Last Updated: September 09, 2019
· adjavaherian

Prototypes. Way cooler than the games.

Here's some vanilla JavaScript that everybody should know. I'm not a huge fan of Prototypes, because personally, I find it a bit confusing to read. But I'm also slightly slysdeksic. But for most people JavaScript prototypes should be as simple as this:

Prototypes are a way to extend objects with useful functions.

Technically, when you extend a prototype of an object with a function, you are creating a pointer to that function which travels down the prototype chain of all instances of that object until or unless it is overridden. So, from a memory and efficiency perspective, this is the way to go. You are not creating these methods in the object constructor, so new objects created with the same constructor are not using the memory required for the prototype.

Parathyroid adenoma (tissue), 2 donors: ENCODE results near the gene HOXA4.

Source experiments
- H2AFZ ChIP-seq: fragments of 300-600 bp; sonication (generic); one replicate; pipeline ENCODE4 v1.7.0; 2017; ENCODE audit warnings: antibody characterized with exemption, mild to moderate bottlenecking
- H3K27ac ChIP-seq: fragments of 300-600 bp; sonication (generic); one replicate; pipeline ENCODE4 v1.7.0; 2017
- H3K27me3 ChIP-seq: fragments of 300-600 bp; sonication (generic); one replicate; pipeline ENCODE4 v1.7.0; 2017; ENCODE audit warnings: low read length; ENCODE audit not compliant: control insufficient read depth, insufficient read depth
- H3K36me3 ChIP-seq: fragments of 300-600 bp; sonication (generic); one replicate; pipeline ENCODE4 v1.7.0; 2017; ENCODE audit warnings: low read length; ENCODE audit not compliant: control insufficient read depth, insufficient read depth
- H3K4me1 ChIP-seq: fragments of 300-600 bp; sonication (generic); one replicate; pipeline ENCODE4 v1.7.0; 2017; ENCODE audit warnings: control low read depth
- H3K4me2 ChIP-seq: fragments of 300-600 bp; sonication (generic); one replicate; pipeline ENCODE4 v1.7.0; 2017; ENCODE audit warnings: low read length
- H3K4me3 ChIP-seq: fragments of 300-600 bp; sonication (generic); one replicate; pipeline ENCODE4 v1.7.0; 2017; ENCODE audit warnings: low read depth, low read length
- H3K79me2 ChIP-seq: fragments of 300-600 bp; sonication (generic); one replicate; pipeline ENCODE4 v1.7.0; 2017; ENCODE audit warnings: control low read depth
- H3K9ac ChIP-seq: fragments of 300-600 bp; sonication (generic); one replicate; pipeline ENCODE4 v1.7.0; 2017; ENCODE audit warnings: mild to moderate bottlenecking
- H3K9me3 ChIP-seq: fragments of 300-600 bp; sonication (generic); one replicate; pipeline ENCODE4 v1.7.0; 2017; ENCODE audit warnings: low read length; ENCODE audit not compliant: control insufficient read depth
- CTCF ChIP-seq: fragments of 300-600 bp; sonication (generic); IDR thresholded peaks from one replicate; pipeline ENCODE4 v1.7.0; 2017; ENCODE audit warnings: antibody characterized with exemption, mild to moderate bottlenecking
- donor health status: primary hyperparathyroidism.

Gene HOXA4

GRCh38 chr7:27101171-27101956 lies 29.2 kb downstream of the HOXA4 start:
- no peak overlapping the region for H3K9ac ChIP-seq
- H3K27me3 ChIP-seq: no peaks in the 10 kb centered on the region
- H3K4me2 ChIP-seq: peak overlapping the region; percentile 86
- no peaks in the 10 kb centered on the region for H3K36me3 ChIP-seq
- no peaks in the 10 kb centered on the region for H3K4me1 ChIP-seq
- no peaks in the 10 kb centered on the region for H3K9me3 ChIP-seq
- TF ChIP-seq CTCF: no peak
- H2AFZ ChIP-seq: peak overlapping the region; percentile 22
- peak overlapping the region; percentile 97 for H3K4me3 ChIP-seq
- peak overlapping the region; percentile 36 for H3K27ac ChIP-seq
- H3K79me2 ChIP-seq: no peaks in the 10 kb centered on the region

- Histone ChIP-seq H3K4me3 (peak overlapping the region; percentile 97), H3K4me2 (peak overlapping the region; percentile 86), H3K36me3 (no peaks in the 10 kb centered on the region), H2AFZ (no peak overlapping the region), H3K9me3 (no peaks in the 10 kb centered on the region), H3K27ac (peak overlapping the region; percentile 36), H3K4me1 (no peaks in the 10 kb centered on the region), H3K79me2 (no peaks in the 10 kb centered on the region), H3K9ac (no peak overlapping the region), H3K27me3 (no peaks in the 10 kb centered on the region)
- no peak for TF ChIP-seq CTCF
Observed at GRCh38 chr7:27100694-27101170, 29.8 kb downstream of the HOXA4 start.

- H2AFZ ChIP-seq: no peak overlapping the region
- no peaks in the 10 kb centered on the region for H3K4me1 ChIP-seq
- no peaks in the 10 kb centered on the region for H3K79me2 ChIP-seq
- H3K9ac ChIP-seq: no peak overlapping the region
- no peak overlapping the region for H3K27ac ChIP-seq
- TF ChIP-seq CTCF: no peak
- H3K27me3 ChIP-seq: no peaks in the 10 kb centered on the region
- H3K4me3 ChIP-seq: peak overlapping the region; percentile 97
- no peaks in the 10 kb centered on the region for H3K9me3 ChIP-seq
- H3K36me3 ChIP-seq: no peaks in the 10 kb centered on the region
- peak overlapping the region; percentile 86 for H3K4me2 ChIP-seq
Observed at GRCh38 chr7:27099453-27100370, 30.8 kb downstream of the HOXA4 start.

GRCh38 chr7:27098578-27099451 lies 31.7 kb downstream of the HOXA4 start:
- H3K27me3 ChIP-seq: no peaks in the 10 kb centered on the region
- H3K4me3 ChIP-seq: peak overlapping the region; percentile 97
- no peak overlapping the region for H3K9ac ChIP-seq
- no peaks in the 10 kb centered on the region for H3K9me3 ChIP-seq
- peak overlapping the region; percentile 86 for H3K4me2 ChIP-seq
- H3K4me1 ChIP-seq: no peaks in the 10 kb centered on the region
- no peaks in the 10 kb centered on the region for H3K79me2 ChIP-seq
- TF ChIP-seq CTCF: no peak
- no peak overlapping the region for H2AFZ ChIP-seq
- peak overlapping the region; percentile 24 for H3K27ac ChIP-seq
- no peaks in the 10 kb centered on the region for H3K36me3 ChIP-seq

This example creates a vanilla object and adds new methods to its prototype chain both before and after instantiation of new objects based on the Mult class.

//Create the basic object constructor
function Mult(){

//Extend the Mult object with the square protoype
Mult.prototype.square = function(x,y){
    this.x = x;
    this.y = y;
    return (x*y)*2;

//Define the cube func-tion
function cube(x,y){
    this.x = x;
    this.y = y;
    return (x*y)*3;

//Extend the Mult object with the cube function
//This is actually creating the cube property of Mult
Mult.prototype.cube = cube;

//Create a new MyMult object based on the Mult class/object
MyMult = new Mult();

//You can even add prototypes after objects have been instantiated
Mult.prototype.showArgs = function(){
    return this.x + ' , ' + this.y;

MyMult.square(2,5); // return 20
MyMult.cube(2,6);   // return 36
MyMult.showArgs();   // return '2, 6'

I hope this example clearly demonstrates using prototypes.
Please leave me a comment if you feel I've forgotten something.